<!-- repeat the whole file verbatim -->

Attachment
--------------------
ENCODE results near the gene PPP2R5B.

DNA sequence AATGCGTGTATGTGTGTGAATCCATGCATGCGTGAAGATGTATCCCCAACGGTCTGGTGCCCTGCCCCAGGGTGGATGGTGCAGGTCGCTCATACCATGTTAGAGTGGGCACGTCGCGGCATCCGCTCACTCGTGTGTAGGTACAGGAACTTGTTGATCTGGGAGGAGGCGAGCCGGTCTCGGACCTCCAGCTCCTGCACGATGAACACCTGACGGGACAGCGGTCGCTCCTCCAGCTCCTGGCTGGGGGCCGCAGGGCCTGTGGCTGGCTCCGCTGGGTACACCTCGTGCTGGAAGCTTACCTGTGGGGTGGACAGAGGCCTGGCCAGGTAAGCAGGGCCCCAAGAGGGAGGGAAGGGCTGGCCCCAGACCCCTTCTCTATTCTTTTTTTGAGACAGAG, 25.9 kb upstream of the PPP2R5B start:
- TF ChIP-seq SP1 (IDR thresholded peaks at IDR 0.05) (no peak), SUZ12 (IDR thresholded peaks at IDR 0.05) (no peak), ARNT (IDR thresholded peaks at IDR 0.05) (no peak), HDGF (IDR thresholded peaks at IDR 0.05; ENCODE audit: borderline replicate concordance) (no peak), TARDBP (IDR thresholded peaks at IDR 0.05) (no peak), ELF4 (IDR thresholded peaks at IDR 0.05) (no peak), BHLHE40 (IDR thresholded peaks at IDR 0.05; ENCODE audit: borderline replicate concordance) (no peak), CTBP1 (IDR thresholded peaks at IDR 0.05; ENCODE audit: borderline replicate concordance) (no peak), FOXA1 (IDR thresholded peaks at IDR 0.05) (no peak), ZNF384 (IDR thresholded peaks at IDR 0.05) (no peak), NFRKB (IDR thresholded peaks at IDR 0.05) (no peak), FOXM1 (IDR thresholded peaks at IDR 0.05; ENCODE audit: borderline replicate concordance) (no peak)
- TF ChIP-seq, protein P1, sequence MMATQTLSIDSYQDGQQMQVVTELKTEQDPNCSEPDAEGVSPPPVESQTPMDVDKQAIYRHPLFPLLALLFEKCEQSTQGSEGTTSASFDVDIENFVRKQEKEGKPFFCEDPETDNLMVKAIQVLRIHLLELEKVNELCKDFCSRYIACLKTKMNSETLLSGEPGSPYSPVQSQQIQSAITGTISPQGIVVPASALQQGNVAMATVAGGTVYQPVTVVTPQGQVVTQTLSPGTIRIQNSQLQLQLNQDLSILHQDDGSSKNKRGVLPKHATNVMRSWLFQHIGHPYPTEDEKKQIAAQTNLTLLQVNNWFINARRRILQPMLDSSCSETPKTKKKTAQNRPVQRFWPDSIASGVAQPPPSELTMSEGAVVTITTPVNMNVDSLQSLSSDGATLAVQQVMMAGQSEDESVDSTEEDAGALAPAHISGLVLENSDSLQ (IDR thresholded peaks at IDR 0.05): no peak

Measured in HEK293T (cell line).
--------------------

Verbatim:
ENCODE results near the gene PPP2R5B.

DNA sequence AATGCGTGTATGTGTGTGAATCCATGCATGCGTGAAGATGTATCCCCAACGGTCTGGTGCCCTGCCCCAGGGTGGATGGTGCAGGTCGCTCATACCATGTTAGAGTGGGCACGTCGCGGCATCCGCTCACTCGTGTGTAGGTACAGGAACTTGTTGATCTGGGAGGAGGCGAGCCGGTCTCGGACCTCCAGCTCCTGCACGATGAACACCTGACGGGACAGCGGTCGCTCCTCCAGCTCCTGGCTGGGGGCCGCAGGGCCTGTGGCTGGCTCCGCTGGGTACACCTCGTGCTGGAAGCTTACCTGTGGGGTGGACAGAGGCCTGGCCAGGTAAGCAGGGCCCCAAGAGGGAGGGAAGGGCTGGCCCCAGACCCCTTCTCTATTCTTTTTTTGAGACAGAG, 25.9 kb upstream of the PPP2R5B start:
- TF ChIP-seq SP1 (IDR thresholded peaks at IDR 0.05) (no peak), SUZ12 (IDR thresholded peaks at IDR 0.05) (no peak), ARNT (IDR thresholded peaks at IDR 0.05) (no peak), HDGF (IDR thresholded peaks at IDR 0.05; ENCODE audit: borderline replicate concordance) (no peak), TARDBP (IDR thresholded peaks at IDR 0.05) (no peak), ELF4 (IDR thresholded peaks at IDR 0.05) (no peak), BHLHE40 (IDR thresholded peaks at IDR 0.05; ENCODE audit: borderline replicate concordance) (no peak), CTBP1 (IDR thresholded peaks at IDR 0.05; ENCODE audit: borderline replicate concordance) (no peak), FOXA1 (IDR thresholded peaks at IDR 0.05) (no peak), ZNF384 (IDR thresholded peaks at IDR 0.05) (no peak), NFRKB (IDR thresholded peaks at IDR 0.05) (no peak), FOXM1 (IDR thresholded peaks at IDR 0.05; ENCODE audit: borderline replicate concordance) (no peak)
- TF ChIP-seq, protein P1, sequence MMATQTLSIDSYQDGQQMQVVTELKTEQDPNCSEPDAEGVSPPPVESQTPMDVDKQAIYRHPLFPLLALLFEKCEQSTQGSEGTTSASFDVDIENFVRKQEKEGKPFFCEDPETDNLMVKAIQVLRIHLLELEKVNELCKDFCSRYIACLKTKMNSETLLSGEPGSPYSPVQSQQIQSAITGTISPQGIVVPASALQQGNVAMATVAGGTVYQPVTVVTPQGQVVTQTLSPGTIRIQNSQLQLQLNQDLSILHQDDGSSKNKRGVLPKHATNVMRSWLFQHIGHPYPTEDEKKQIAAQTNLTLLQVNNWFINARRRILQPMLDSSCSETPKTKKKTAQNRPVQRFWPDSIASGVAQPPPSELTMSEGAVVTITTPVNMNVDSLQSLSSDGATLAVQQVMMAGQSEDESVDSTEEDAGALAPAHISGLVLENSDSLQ (IDR thresholded peaks at IDR 0.05): no peak

Measured in HEK293T (cell line).